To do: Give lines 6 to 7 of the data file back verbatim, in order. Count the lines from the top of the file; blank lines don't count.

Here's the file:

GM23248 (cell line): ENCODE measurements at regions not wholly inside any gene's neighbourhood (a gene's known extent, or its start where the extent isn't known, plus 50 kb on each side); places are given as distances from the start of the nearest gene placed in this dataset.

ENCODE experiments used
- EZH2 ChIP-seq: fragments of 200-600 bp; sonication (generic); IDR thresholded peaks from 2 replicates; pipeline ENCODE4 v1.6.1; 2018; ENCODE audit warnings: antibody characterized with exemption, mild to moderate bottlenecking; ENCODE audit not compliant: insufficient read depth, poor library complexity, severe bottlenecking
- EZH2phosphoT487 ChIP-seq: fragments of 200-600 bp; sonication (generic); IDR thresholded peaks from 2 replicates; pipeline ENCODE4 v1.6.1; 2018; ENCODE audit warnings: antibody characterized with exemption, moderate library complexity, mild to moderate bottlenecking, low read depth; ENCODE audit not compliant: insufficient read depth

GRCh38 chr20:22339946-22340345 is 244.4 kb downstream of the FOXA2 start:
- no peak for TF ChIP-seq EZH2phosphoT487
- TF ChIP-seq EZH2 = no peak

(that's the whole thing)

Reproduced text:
- no peak for TF ChIP-seq EZH2phosphoT487
- TF ChIP-seq EZH2 = no peak